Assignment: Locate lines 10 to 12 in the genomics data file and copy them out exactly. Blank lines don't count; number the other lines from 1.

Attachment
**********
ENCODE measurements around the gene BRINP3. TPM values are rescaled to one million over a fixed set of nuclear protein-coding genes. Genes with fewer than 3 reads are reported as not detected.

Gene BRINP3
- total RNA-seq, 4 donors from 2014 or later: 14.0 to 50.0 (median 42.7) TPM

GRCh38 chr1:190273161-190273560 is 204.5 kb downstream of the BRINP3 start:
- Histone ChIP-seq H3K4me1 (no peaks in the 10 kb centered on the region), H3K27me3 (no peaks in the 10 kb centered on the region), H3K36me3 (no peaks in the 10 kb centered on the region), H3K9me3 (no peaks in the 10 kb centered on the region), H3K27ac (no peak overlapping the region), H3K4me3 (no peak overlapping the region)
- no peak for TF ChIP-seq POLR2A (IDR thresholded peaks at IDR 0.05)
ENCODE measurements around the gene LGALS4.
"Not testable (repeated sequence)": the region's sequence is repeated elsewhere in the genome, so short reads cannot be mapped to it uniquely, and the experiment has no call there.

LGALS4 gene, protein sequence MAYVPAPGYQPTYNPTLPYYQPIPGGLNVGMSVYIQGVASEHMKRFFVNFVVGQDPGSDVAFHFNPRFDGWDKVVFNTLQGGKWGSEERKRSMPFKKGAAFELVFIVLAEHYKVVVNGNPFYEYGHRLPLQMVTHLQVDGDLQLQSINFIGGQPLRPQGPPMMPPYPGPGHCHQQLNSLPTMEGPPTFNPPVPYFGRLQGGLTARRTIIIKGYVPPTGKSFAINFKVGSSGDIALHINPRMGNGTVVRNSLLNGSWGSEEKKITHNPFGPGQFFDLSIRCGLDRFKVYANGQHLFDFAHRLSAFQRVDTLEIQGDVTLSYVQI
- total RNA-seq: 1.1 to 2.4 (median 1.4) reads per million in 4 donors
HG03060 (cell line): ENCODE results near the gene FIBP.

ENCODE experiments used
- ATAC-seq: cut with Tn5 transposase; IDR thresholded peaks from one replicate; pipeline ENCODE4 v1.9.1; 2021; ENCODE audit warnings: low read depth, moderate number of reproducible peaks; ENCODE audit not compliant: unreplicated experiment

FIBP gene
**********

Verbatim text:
- total RNA-seq: 1.1 to 2.4 (median 1.4) reads per million in 4 donors
HG03060 (cell line): ENCODE results near the gene FIBP.

ENCODE experiments used